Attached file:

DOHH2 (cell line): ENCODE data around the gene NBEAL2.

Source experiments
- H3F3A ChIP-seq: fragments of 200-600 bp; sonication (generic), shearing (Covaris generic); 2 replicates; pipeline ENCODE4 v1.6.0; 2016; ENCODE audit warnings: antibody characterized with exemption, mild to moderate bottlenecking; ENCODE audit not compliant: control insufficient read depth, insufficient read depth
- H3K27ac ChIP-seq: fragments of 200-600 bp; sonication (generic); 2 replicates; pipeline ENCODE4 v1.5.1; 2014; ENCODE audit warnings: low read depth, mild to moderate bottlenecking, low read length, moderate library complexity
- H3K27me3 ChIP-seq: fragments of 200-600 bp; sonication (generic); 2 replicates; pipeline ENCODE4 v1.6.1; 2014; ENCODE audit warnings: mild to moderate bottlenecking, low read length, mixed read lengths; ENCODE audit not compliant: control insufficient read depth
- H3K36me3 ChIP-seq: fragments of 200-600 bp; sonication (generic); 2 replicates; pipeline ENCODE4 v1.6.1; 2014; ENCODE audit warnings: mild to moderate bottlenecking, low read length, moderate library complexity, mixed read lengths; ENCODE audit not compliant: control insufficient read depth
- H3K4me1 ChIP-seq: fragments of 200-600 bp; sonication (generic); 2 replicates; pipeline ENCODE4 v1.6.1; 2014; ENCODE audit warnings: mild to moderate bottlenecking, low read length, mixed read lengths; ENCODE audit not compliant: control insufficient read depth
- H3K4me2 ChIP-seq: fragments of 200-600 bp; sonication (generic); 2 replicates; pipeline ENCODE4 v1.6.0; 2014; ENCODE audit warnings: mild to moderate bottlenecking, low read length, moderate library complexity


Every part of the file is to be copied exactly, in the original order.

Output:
DOHH2 (cell line): ENCODE data around the gene NBEAL2.

Source experiments
- H3F3A ChIP-seq: fragments of 200-600 bp; sonication (generic), shearing (Covaris generic); 2 replicates; pipeline ENCODE4 v1.6.0; 2016; ENCODE audit warnings: antibody characterized with exemption, mild to moderate bottlenecking; ENCODE audit not compliant: control insufficient read depth, insufficient read depth
- H3K27ac ChIP-seq: fragments of 200-600 bp; sonication (generic); 2 replicates; pipeline ENCODE4 v1.5.1; 2014; ENCODE audit warnings: low read depth, mild to moderate bottlenecking, low read length, moderate library complexity
- H3K27me3 ChIP-seq: fragments of 200-600 bp; sonication (generic); 2 replicates; pipeline ENCODE4 v1.6.1; 2014; ENCODE audit warnings: mild to moderate bottlenecking, low read length, mixed read lengths; ENCODE audit not compliant: control insufficient read depth
- H3K36me3 ChIP-seq: fragments of 200-600 bp; sonication (generic); 2 replicates; pipeline ENCODE4 v1.6.1; 2014; ENCODE audit warnings: mild to moderate bottlenecking, low read length, moderate library complexity, mixed read lengths; ENCODE audit not compliant: control insufficient read depth
- H3K4me1 ChIP-seq: fragments of 200-600 bp; sonication (generic); 2 replicates; pipeline ENCODE4 v1.6.1; 2014; ENCODE audit warnings: mild to moderate bottlenecking, low read length, mixed read lengths; ENCODE audit not compliant: control insufficient read depth
- H3K4me2 ChIP-seq: fragments of 200-600 bp; sonication (generic); 2 replicates; pipeline ENCODE4 v1.6.0; 2014; ENCODE audit warnings: mild to moderate bottlenecking, low read length, moderate library complexity